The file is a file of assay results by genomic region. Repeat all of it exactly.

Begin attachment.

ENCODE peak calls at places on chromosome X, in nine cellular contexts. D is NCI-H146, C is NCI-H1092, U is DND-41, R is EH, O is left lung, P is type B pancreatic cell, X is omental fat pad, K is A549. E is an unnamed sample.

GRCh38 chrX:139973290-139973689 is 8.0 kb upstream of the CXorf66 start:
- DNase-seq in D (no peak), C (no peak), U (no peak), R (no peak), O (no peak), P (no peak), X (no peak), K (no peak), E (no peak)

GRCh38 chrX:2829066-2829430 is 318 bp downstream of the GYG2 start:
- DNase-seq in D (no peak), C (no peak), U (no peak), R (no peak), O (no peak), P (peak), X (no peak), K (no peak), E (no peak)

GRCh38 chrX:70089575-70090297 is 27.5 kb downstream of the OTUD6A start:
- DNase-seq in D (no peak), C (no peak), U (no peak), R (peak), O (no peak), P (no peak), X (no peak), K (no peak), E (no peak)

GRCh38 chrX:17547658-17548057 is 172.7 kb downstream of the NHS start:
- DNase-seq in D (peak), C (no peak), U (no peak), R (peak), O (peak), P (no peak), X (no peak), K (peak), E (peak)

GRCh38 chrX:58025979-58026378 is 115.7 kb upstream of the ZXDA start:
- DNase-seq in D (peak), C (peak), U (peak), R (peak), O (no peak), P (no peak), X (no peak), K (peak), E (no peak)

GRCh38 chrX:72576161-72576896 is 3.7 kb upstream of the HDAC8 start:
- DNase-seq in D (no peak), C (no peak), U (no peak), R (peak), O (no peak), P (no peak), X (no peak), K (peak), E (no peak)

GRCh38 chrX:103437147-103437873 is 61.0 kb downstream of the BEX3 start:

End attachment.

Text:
ENCODE peak calls at places on chromosome X, in nine cellular contexts. D is NCI-H146, C is NCI-H1092, U is DND-41, R is EH, O is left lung, P is type B pancreatic cell, X is omental fat pad, K is A549. E is an unnamed sample.

GRCh38 chrX:139973290-139973689 is 8.0 kb upstream of the CXorf66 start:
- DNase-seq in D (no peak), C (no peak), U (no peak), R (no peak), O (no peak), P (no peak), X (no peak), K (no peak), E (no peak)

GRCh38 chrX:2829066-2829430 is 318 bp downstream of the GYG2 start:
- DNase-seq in D (no peak), C (no peak), U (no peak), R (no peak), O (no peak), P (peak), X (no peak), K (no peak), E (no peak)

GRCh38 chrX:70089575-70090297 is 27.5 kb downstream of the OTUD6A start:
- DNase-seq in D (no peak), C (no peak), U (no peak), R (peak), O (no peak), P (no peak), X (no peak), K (no peak), E (no peak)

GRCh38 chrX:17547658-17548057 is 172.7 kb downstream of the NHS start:
- DNase-seq in D (peak), C (no peak), U (no peak), R (peak), O (peak), P (no peak), X (no peak), K (peak), E (peak)

GRCh38 chrX:58025979-58026378 is 115.7 kb upstream of the ZXDA start:
- DNase-seq in D (peak), C (peak), U (peak), R (peak), O (no peak), P (no peak), X (no peak), K (peak), E (no peak)

GRCh38 chrX:72576161-72576896 is 3.7 kb upstream of the HDAC8 start:
- DNase-seq in D (no peak), C (no peak), U (no peak), R (peak), O (no peak), P (no peak), X (no peak), K (peak), E (no peak)

GRCh38 chrX:103437147-103437873 is 61.0 kb downstream of the BEX3 start: